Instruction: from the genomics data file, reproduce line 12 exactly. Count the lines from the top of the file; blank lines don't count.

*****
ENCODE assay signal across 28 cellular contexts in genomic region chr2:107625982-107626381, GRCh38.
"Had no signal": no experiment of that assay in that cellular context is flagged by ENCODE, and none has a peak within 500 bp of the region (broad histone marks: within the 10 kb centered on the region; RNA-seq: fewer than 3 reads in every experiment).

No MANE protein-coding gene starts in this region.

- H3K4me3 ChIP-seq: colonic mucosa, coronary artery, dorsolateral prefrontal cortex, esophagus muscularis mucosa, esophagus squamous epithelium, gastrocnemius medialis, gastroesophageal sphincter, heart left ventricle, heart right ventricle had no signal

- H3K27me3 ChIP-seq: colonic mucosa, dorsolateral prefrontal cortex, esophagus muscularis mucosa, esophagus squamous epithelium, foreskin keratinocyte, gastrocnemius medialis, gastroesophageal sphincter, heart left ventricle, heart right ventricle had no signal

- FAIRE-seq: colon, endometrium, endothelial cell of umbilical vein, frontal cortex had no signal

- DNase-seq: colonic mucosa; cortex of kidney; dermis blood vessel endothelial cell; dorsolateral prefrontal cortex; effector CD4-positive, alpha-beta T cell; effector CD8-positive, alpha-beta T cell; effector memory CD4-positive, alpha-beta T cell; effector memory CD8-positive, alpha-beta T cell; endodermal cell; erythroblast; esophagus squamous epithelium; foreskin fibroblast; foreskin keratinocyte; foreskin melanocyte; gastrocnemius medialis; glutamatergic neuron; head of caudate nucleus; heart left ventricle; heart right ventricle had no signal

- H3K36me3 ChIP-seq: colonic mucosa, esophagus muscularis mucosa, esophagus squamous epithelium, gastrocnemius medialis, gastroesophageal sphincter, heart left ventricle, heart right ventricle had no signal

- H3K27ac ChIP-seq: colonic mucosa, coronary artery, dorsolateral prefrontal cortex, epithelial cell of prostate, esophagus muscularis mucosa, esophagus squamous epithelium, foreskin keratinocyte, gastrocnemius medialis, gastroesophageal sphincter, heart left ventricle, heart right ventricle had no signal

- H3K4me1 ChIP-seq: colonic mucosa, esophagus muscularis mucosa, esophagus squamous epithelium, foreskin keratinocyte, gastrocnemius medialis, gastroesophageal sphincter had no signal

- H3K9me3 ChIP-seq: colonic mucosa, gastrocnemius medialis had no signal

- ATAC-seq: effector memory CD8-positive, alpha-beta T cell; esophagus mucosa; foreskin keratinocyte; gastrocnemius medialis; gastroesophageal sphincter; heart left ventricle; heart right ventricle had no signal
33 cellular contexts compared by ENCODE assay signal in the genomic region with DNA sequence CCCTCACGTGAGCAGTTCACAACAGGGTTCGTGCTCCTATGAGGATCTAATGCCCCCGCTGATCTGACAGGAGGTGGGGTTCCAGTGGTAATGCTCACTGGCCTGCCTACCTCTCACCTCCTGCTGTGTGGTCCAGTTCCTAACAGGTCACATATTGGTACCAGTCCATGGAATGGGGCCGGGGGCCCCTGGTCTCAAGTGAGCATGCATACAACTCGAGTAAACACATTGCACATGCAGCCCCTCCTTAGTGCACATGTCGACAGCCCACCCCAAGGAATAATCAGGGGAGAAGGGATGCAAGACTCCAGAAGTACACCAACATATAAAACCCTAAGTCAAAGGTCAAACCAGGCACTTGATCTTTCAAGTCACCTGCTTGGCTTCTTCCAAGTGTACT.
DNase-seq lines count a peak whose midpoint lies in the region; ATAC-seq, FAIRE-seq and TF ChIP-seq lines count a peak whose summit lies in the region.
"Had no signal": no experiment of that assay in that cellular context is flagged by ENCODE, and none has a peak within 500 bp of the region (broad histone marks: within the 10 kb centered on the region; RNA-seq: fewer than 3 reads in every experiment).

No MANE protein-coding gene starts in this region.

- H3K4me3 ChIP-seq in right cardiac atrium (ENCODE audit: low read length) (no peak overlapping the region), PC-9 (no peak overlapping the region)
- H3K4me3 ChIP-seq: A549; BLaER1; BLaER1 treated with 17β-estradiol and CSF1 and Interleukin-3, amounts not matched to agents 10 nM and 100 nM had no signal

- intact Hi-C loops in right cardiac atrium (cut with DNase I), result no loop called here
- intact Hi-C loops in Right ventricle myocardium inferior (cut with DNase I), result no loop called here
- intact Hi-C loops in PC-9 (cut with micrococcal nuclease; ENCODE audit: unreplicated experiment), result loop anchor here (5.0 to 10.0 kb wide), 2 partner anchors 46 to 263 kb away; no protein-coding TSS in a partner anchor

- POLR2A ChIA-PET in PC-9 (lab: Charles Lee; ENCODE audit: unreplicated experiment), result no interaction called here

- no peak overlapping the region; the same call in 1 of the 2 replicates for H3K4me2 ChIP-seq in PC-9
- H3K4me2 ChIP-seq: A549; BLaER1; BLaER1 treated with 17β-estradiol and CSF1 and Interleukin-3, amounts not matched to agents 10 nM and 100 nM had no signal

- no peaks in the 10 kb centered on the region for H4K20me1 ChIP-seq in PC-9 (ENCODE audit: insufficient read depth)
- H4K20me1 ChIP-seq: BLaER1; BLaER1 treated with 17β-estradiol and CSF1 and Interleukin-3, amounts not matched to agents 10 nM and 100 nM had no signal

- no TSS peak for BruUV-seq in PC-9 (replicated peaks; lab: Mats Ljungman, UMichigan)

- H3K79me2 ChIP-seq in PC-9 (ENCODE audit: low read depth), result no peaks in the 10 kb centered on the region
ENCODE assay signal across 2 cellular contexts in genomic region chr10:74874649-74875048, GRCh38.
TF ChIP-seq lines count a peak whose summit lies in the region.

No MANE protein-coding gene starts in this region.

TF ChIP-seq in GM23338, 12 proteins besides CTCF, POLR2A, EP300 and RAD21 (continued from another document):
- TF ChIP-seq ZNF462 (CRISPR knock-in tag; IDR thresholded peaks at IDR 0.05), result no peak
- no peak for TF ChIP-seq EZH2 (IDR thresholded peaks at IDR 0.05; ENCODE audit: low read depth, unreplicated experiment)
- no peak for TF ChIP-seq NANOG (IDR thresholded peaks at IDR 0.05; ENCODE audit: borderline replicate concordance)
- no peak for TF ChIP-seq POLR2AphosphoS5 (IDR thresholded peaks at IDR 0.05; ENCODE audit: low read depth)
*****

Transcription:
- ATAC-seq: effector memory CD8-positive, alpha-beta T cell; esophagus mucosa; foreskin keratinocyte; gastrocnemius medialis; gastroesophageal sphincter; heart left ventricle; heart right ventricle had no signal